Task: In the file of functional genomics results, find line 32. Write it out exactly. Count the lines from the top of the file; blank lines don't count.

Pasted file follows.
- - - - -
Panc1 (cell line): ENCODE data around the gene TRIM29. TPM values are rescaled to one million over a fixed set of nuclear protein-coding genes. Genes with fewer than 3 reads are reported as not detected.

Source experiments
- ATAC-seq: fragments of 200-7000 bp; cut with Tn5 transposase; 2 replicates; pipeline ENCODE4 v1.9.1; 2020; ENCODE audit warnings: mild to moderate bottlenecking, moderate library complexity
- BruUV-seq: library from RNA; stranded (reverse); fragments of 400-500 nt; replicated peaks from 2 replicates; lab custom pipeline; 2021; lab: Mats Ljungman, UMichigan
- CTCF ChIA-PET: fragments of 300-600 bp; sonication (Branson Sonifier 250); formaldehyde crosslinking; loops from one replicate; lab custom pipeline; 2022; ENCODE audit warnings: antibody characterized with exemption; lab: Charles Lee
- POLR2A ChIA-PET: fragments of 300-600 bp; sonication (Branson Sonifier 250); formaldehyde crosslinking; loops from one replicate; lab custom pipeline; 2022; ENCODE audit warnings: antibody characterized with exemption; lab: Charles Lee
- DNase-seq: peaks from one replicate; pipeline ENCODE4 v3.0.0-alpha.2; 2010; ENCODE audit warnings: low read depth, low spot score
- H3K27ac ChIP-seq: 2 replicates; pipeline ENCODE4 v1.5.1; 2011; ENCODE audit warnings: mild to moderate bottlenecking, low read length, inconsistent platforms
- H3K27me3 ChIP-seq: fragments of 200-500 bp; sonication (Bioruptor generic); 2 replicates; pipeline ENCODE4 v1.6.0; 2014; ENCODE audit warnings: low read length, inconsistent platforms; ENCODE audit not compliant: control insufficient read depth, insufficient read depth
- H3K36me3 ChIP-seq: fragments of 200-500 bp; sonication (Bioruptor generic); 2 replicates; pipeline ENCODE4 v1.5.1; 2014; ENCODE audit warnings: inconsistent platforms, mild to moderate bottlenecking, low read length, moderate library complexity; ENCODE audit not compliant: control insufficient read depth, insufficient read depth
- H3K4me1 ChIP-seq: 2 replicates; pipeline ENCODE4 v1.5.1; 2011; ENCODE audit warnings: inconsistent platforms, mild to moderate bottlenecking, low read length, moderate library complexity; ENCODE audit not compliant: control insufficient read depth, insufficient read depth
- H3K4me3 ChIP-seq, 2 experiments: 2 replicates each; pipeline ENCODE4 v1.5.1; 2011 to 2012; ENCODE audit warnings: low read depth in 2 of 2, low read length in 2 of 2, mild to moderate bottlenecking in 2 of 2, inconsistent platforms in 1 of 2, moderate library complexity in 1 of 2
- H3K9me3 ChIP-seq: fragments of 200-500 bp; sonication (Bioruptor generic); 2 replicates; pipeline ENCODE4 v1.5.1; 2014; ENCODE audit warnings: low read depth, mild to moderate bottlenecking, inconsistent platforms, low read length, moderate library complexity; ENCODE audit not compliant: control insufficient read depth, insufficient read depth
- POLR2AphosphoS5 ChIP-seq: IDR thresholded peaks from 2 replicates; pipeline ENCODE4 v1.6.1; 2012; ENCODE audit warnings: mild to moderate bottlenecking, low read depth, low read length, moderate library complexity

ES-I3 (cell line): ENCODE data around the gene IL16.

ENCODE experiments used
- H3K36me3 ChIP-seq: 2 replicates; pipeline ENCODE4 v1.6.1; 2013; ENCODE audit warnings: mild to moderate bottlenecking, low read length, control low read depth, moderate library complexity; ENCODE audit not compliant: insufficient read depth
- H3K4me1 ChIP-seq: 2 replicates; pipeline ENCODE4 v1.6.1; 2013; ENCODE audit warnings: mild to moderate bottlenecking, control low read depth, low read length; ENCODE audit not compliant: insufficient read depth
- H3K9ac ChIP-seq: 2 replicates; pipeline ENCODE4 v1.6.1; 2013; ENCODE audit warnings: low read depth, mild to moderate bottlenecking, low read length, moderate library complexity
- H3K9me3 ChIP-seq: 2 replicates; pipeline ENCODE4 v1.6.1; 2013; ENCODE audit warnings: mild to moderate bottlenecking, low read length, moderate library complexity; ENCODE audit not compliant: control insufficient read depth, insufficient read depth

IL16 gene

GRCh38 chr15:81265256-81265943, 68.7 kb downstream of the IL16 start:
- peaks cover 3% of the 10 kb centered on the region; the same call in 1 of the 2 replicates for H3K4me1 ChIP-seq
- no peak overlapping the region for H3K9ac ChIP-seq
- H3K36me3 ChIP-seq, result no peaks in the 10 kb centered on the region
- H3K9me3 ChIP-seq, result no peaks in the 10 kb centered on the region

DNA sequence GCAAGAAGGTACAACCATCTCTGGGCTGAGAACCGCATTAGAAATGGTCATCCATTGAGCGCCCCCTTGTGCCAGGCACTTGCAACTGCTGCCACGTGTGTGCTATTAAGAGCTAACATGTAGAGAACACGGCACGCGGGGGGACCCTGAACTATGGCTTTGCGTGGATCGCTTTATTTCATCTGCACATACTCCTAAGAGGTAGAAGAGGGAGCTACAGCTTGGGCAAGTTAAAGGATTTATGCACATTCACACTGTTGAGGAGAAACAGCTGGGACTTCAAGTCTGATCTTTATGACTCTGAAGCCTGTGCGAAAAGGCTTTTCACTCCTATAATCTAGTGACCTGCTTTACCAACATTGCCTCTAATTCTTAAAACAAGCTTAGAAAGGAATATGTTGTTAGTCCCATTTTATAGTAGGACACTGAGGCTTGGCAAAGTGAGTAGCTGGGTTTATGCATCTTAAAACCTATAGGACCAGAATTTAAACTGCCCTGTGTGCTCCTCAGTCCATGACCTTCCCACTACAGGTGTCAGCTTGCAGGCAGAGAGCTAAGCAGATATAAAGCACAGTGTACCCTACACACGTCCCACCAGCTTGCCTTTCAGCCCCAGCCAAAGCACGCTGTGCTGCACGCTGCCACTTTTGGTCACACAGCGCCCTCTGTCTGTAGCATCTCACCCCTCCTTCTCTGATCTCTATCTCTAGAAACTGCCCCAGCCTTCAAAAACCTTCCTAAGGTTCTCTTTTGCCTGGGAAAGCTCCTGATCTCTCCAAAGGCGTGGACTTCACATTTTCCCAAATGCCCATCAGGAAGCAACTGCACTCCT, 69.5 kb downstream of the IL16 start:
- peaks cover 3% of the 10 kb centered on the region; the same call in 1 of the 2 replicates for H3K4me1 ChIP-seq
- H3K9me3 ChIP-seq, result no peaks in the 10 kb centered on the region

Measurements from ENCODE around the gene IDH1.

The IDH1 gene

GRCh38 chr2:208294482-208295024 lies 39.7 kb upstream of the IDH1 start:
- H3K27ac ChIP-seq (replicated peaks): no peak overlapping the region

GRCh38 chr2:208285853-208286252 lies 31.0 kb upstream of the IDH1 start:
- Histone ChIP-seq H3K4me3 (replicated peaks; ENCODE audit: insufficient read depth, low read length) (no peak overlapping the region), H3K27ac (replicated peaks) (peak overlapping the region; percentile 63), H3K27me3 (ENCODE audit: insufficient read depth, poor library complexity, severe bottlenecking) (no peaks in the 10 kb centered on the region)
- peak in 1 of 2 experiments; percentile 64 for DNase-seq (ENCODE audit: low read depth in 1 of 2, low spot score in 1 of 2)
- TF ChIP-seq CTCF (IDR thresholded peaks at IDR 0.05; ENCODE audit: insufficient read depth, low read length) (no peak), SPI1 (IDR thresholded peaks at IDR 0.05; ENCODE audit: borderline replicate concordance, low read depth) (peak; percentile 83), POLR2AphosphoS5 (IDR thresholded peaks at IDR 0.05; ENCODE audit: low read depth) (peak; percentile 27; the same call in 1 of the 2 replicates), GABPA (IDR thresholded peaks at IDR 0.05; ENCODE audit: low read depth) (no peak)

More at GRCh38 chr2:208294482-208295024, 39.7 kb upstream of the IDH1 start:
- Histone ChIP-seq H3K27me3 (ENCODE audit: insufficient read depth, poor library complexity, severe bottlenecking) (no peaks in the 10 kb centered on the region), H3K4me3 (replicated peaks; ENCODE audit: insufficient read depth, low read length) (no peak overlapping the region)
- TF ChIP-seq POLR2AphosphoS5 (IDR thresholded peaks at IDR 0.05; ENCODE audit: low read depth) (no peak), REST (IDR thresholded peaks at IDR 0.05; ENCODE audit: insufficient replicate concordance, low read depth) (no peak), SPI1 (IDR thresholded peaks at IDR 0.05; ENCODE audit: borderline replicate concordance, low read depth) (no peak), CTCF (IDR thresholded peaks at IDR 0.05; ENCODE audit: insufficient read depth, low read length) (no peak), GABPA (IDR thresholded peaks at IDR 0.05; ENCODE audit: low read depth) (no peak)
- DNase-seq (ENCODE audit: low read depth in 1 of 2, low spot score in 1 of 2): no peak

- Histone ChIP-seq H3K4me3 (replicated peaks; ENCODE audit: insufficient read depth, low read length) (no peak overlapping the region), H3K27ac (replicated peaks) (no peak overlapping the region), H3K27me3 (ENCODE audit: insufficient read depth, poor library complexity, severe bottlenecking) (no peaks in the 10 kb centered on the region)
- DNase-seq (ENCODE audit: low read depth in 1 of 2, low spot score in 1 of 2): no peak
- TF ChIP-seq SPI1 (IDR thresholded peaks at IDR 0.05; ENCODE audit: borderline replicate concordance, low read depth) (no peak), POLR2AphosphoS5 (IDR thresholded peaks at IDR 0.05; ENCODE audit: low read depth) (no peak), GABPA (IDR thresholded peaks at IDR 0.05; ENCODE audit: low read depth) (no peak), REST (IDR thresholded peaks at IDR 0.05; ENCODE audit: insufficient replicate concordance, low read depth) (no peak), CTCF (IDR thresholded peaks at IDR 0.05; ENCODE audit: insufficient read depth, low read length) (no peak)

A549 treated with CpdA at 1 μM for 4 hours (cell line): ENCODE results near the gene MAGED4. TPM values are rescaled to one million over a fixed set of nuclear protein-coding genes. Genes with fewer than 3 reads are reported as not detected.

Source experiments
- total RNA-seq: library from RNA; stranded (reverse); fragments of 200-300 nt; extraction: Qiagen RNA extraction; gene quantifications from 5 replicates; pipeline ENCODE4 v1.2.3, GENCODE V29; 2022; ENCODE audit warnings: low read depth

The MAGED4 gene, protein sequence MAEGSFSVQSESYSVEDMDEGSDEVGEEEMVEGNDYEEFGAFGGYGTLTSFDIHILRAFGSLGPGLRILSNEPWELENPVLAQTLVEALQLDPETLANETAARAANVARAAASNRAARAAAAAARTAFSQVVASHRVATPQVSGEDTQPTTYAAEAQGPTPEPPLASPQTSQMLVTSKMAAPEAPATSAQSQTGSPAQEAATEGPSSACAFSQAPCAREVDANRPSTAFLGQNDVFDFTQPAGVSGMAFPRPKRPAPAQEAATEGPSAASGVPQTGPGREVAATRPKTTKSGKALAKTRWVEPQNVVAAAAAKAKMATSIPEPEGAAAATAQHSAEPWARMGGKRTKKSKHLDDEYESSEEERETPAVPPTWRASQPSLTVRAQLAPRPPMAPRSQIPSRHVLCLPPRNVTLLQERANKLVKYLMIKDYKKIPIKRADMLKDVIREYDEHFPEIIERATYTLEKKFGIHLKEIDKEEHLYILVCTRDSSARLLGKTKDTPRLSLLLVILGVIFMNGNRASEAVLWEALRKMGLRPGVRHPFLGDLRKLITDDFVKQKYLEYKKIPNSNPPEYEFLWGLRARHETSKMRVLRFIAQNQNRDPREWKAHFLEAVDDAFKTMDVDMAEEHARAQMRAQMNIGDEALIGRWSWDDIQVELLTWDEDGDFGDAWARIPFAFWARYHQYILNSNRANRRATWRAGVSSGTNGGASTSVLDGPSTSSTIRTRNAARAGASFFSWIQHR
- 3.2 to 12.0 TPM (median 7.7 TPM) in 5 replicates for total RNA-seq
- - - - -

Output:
GRCh38 chr2:208294482-208295024 lies 39.7 kb upstream of the IDH1 start: